An advocacy group, in the Afghan capital Kabul, campaigning for promoting women’s rights in Afghanistan says violence against women is on the rise in the country.
The Afghan Women’s Network says a recent spike in the reported cases of violence against women shows they are not safe anywhere in the country and are subject to rising violence and atrocities.
Rise in violence against women
The group says it recorded seven cases of severe violence against women in various Afghan provinces last week.
According to a statement by Afghan Women’s Network, the rise is worrying despite existing legal protections and a robust women’s rights campaign by civil society organizations.
Nilofar Sherzad, in charge of advocacy at the Afghan Women’s Network, wants the Afghan government to be more proactive about protecting women from abuse.
Some of the most horrific violence against women is being carried out in the Taliban-controlled rural regions.
“We want the government to implement the existing laws and end the culture of impunity for offenders,” she said.
“We want the security institutions to arrest the offenders. We want the office of the attorney general and the special courts for addressing the abuses against women to vigorously pursue cases to fully implement the law on violence against women.”
Patriarchal structures sustain violence against women
Afghan Women’s Network says recently reported cases of violence against women show that strong patriarchal structures spur the prevalence of misogyny, which often leads to violence.
The seven cases reported by the group make for a depressing reading. Most cases involve abuse by male relatives. The husband of Zarina, 23, chopped off both of her ears after an argument in the northern city of Mazar-e Sharif.
In the northern province of Badghis, Nasima was shot to death by her father for an alleged illicit relationship with her cousin. Masooma, a resident of a remote violence in northeastern Badakhshan Province, died on her way to the hospital after being beaten by her husband. He was later arrested by local police.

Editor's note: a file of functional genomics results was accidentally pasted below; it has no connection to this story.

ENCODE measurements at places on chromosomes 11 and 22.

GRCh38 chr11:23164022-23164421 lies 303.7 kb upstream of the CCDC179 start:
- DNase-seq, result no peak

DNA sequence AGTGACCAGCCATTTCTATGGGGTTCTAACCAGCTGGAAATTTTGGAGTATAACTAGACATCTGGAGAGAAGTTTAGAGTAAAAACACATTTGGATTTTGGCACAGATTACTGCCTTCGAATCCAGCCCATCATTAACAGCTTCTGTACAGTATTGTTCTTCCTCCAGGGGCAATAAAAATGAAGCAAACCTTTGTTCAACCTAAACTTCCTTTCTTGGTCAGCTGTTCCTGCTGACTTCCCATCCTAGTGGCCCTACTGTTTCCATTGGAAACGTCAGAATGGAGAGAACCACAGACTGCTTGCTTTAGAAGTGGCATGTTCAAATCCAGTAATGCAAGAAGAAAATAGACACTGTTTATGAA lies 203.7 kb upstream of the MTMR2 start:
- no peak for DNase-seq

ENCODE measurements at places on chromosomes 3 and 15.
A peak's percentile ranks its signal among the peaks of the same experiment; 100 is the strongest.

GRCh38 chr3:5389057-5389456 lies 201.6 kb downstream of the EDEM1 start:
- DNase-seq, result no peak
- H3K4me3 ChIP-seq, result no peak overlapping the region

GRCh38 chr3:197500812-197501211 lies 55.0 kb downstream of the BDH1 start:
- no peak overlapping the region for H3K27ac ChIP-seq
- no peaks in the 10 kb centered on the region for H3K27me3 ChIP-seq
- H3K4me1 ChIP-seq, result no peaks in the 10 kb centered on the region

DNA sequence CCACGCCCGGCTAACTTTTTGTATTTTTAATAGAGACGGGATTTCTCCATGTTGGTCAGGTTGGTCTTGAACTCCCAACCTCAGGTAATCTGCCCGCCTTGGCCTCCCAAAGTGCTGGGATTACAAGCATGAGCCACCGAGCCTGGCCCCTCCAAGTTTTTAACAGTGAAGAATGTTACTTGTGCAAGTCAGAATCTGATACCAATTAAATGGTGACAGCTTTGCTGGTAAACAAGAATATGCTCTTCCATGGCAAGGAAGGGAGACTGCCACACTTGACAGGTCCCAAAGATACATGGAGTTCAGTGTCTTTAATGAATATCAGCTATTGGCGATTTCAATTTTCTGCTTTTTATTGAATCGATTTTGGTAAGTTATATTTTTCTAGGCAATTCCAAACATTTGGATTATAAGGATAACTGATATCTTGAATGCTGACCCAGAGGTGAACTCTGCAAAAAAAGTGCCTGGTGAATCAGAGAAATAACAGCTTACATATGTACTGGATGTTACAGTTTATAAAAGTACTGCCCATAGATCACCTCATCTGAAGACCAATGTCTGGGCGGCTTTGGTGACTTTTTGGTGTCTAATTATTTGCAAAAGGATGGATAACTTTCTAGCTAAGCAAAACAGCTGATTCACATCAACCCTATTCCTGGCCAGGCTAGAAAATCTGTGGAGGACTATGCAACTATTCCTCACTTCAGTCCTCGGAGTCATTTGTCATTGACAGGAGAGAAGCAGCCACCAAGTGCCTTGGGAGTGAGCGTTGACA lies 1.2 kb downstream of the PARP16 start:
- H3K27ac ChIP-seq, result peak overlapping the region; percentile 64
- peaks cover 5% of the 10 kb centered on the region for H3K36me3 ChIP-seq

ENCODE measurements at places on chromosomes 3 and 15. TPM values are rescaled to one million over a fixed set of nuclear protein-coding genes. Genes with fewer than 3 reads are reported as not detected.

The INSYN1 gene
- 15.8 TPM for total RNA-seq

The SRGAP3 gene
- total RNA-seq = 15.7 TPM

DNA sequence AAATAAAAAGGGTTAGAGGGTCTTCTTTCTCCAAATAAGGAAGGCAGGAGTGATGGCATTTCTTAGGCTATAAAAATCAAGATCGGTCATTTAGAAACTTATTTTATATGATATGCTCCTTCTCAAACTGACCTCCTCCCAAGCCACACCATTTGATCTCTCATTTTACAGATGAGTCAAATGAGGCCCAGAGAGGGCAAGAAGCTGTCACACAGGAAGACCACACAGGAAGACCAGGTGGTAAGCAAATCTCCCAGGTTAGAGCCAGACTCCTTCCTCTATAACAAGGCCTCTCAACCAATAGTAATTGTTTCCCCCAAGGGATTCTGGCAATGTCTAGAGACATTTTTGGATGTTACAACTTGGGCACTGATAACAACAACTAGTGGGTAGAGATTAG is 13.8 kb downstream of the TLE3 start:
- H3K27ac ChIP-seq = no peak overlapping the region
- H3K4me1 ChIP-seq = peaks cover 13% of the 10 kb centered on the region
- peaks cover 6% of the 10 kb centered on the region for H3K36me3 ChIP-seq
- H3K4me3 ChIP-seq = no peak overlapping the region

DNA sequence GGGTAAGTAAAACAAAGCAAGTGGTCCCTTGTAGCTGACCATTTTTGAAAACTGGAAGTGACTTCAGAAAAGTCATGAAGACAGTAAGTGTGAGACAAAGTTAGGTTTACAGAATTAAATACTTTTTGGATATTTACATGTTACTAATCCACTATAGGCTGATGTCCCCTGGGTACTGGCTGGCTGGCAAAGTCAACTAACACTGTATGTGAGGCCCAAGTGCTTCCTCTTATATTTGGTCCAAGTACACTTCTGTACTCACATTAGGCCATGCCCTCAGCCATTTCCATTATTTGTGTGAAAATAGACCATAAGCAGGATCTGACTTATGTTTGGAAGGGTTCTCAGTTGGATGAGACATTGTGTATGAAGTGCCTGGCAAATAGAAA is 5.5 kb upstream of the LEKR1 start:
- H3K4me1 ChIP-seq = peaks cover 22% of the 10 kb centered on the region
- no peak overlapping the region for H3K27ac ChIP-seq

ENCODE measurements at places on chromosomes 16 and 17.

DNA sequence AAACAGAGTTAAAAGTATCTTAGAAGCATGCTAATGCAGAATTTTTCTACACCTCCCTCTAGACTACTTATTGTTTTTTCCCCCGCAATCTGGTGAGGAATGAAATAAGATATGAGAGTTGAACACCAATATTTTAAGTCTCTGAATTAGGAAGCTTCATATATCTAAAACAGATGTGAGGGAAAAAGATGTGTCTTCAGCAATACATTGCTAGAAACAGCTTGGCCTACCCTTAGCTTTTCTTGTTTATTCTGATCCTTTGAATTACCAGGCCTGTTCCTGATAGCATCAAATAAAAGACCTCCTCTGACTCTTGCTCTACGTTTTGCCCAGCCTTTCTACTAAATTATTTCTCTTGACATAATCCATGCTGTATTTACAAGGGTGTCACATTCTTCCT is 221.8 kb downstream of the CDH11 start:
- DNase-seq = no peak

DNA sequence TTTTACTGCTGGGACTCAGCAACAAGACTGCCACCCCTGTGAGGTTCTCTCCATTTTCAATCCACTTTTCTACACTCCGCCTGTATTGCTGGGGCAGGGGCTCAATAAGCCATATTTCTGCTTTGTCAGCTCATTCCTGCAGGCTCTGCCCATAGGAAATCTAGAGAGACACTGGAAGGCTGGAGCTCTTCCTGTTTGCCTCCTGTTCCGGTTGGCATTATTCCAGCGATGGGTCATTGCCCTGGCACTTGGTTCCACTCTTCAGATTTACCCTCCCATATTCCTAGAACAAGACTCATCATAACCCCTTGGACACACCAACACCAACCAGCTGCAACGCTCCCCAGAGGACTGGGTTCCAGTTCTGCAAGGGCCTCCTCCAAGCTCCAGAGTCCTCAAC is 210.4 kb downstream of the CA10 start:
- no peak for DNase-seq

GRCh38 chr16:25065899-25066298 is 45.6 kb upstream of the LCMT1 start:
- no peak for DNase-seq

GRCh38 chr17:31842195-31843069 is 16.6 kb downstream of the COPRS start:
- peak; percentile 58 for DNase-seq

In some cases, women are at the receiving end of what appears to be random violence. In the central province of Bamiyan, Parveen, 20, was knifed to death by unknown attackers after attending a literacy course. Yasmeen was raped more than 20 times after being abducted by unknown men in the northern province of Kunduz two months ago. She was freed last week and now lives in a shelter.
Violence against women is major issue in Taliban areas
Some of the most horrific instances of violence against women are being carried out in the Taliban-controlled rural regions. The insurgents are now estimated to control or contest a third of Afghanistan where one-third of the country’s estimated 30 million people live.
Last week the Afghan Women’s Network documented two horrific incidents involving the Taliban. The insurgents killed Amir Begum in Badakhshan’s Yamgan district after accusing her of debauchery. In another incident 23-year-old, Bek Bibi was killed in the region’s Yaftal district after refusing a marriage proposal from local Taliban commander, Mawlavi Safiullah.
In Kabul, the Afghan Women’s Affairs Ministry is alarmed by the rise in violence against women. Last month it recorded 30 cases of women being killed in the name of honor in eight Afghan provinces.
Kubra Razaee, a senior official in the ministry says they are doing whatever they can to address this issue.
“We are adamant to follow up on all cases of violence against women so we can create a safe environment for women,” she told Radio Free Afghanistan. “We intend to fulfill the government promises and are working with the judiciary and the law enforcement to address violence against women.”
According to global rights watchdog Human Rights Watch, Kabul is still far from implementing its National Action Plan for Women’s Peace and Security.
“As of November 2016, the government had not finalized a budget for the implementation plan,” noted the group’s annual report, released late last month.
Abubakar Siddique wrote this based on reporting by Radio Free Afghanistan Kabul correspondents, Arzo Ghiasi, and Khan Mohammad Seend.